New Booker rival announced

I was interested to see today that a new Literature Prize is being established, possibly from next year, with the intention to rival the Man Booker Prize. I wasn’t aware of the controversy about the Booker apparently prioritising readability over artistic achievement. The two shortlisted books I’ve read so far have certainly had plenty of artistic achievement, and overall I think the Booker has done a good job over the years of selecting some of the best novels to read. I was also pleased to see that, on the longlist particularly this year, there was more diversity and inclusion of smaller publishers than usual. So as a reader, I’m not sure of the need for a new prize.

Nevertheless, as a writer, I’m all for the idea of more prize money being given out to writers 🙂 So welcome to the world, Literary Prize! May I win you one day. On a more serious note, I do like the idea of establishing a standard of excellence, with the judging panel influenced by what they call the “French model” of a permanent “academy” of judges, rather than the Booker’s system of appointing quite varying panels each year. It’s quite old-fashioned, and some would say elitist, but I personally like the idea of a body of experts producing a view on the best novels of the year, especially since there are so many avenues these days for us to be more democratic and agree or disagree, pour scorn or praise on their decisions.

What do you think? Has the Booker lost its old priorities of excellence, as the Literature Prize founders claim? Is it a good thing for it to have a rival? Do you follow literary prizes closely, or tune them out? Do they affect your reading choices?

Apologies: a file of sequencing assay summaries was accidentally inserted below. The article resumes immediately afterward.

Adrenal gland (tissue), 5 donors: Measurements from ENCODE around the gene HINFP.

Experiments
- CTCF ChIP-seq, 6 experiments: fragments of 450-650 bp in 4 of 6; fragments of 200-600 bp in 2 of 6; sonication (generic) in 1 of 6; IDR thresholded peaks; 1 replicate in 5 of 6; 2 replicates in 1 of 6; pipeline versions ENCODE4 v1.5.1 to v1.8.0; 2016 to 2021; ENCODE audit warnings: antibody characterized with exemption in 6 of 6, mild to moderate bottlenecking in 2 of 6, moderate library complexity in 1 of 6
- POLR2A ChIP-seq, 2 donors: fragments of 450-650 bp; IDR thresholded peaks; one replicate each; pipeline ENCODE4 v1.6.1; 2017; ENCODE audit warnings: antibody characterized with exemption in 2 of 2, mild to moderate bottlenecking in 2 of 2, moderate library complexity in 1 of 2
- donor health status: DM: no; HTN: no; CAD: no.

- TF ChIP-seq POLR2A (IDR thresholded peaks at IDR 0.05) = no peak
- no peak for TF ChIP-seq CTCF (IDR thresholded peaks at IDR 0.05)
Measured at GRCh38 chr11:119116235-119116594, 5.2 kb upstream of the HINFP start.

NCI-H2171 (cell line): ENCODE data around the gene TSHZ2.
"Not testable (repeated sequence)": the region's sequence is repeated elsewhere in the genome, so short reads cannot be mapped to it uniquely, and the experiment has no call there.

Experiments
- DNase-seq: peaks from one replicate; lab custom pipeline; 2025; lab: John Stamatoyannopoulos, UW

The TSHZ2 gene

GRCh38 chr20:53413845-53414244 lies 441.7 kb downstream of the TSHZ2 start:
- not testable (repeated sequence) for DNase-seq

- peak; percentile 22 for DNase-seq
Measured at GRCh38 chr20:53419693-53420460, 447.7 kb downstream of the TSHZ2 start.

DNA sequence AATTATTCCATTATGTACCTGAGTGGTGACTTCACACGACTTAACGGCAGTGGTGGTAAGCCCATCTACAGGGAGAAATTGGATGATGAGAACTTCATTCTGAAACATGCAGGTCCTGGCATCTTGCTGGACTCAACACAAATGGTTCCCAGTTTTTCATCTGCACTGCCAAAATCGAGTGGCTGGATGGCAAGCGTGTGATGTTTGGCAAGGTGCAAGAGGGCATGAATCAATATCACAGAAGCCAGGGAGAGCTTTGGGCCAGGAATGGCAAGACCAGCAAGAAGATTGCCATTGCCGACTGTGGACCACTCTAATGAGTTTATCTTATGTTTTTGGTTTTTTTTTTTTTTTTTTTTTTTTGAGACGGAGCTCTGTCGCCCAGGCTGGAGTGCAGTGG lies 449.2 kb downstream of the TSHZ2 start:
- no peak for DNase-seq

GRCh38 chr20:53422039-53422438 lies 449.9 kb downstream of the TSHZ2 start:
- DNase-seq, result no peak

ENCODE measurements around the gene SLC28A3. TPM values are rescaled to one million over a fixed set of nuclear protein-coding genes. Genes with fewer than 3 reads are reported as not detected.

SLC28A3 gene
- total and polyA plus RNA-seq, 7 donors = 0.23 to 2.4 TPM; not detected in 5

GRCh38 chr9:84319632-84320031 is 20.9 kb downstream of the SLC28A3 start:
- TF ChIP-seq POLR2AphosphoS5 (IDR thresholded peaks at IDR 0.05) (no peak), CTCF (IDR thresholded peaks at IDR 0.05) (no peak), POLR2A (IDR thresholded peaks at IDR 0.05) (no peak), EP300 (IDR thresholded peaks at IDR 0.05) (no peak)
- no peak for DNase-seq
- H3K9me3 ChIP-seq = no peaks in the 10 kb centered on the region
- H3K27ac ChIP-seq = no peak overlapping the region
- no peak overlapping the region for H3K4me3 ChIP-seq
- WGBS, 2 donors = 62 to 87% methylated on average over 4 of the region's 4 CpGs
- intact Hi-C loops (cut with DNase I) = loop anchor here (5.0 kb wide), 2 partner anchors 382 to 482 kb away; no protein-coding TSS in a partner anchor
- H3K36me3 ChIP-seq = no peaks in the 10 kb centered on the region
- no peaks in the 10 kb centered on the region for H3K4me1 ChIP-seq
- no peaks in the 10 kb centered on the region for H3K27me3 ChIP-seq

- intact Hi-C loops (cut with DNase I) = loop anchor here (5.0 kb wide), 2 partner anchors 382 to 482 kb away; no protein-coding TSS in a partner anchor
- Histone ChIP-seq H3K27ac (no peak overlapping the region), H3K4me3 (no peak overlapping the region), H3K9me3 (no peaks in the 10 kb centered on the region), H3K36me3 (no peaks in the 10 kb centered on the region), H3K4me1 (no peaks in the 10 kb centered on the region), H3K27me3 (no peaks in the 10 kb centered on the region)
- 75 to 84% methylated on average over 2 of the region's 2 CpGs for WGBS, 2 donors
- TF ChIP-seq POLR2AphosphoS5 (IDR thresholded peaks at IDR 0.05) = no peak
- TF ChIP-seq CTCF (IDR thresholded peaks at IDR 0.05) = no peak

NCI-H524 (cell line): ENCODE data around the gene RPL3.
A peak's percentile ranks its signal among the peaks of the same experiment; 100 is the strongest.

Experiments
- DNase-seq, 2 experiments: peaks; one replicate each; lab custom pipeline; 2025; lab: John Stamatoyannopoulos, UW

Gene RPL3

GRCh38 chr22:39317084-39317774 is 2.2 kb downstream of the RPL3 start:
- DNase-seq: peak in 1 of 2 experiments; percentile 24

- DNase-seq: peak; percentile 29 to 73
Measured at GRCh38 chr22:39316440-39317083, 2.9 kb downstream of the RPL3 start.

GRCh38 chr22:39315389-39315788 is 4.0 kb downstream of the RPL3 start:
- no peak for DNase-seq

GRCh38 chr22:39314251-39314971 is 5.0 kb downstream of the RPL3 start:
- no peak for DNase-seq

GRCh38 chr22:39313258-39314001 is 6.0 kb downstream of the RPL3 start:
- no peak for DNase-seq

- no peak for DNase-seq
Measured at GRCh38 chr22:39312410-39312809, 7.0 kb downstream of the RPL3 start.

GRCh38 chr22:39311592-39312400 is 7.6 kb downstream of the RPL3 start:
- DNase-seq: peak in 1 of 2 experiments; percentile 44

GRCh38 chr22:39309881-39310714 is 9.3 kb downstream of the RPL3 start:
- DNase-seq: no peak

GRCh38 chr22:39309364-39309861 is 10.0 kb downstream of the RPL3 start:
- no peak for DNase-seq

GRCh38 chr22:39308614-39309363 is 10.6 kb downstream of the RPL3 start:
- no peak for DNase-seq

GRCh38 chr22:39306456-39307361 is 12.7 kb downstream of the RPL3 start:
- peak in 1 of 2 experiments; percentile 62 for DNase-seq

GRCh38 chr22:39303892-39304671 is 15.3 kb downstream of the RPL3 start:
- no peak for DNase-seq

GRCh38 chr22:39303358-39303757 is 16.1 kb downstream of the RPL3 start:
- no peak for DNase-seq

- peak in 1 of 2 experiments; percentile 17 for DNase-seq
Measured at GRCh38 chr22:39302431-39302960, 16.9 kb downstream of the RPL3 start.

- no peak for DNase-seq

Read my reviews of Booker-shortlisted books Half Blood Blues and The Sense of an Ending.

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There are 7 comments

  1. This is interesting news, Andrew! More prizes for writers is definitely wonderful! It is interesting that there is a controversy that the Booker Committee is looking at readability over artistic achievement while shortlisting. I read the article at the link you have given, and found it quite interesting. I was also quite surprised at the absence of Alan Hollinghurst’s book from the final Booker shortlist. But the article is also vague about who will be part of the judges panel for awarding the new literary prize. Something tells me that the same kind of people will end up being there, because agents, publishers, academics, public personalities all want a part in the decision-making.

    I remember reading about the James Tait Black memorial prize, which is older than the Booker prize, where the shortlist and the winner are decided by the Professor of English literature in the University of Edinburgh with help from the Ph.D students. I have always been puzzled on why the Booker prize has a bigger brand than the James Tait Black memorial prize. Also, these days because of the international name recognition that the Booker has, literary prizes from other regions are informally known as Bookers – for example there is the Arab Booker and the Russian Booker. It will be interesting to see how the Booker folks tackle this new challenge.